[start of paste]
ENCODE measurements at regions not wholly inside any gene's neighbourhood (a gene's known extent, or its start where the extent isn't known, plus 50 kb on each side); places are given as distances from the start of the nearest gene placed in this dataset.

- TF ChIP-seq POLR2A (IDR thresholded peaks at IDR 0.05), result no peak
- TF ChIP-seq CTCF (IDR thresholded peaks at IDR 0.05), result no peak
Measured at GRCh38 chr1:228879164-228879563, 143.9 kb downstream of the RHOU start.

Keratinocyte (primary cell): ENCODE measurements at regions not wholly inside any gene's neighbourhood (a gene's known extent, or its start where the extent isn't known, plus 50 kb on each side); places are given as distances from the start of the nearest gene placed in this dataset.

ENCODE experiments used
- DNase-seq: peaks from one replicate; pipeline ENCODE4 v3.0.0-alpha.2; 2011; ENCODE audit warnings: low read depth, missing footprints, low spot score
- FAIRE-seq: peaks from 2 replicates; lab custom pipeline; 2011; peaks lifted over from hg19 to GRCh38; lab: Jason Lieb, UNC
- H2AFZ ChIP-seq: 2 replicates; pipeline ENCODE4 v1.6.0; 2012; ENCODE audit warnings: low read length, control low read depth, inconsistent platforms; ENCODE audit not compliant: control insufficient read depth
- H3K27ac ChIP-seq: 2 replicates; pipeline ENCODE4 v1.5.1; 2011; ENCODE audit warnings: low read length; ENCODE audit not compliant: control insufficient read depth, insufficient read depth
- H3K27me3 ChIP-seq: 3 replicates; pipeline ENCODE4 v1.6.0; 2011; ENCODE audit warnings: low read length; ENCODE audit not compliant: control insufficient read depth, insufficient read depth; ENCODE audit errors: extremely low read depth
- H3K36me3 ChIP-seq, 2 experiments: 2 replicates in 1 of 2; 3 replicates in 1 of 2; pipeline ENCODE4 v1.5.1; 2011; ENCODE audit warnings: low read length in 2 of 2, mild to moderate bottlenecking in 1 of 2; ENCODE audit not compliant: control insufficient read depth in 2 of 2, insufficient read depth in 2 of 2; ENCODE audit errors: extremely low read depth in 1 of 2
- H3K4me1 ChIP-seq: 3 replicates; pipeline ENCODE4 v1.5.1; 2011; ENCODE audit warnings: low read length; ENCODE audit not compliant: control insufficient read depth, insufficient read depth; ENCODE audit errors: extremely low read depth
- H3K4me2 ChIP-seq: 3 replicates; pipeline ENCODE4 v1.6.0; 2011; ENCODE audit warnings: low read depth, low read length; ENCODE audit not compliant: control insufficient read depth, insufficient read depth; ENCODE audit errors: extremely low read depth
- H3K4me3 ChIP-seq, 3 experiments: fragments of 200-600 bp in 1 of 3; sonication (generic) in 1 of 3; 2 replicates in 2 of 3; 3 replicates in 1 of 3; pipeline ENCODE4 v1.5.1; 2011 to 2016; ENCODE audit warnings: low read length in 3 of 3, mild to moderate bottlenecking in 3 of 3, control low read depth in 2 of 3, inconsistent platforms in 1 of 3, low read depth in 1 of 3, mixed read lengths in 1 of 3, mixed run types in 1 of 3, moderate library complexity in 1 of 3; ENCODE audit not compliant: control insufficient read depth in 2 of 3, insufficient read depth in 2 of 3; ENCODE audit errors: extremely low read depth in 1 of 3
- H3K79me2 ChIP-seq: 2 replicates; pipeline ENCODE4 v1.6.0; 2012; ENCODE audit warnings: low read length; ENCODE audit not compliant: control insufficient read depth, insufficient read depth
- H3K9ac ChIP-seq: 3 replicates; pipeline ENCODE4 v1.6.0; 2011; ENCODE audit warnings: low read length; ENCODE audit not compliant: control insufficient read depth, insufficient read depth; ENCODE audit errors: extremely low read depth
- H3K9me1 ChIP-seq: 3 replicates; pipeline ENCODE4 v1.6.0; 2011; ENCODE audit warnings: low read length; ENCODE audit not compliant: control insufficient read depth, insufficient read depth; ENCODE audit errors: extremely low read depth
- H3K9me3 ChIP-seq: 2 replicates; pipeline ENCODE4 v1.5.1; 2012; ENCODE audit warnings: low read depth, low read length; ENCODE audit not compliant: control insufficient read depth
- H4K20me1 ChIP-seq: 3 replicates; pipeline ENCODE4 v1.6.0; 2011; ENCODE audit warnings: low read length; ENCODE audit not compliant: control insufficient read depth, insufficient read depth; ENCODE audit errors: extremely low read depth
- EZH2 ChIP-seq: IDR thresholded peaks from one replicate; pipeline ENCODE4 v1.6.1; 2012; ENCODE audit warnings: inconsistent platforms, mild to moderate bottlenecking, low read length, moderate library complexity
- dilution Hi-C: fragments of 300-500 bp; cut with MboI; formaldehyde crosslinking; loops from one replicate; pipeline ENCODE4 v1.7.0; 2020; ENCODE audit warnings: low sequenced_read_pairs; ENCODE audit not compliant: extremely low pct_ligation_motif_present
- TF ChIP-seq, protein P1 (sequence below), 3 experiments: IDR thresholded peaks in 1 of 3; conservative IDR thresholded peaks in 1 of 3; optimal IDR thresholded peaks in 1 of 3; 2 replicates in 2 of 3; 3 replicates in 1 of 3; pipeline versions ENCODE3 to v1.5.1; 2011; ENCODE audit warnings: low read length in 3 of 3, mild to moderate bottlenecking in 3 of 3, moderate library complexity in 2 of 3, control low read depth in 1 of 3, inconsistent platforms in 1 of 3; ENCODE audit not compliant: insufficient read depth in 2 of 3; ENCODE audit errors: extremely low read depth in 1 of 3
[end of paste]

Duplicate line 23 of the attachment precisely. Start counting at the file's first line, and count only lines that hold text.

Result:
- TF ChIP-seq, protein P1 (sequence below), 3 experiments: IDR thresholded peaks in 1 of 3; conservative IDR thresholded peaks in 1 of 3; optimal IDR thresholded peaks in 1 of 3; 2 replicates in 2 of 3; 3 replicates in 1 of 3; pipeline versions ENCODE3 to v1.5.1; 2011; ENCODE audit warnings: low read length in 3 of 3, mild to moderate bottlenecking in 3 of 3, moderate library complexity in 2 of 3, control low read depth in 1 of 3, inconsistent platforms in 1 of 3; ENCODE audit not compliant: insufficient read depth in 2 of 3; ENCODE audit errors: extremely low read depth in 1 of 3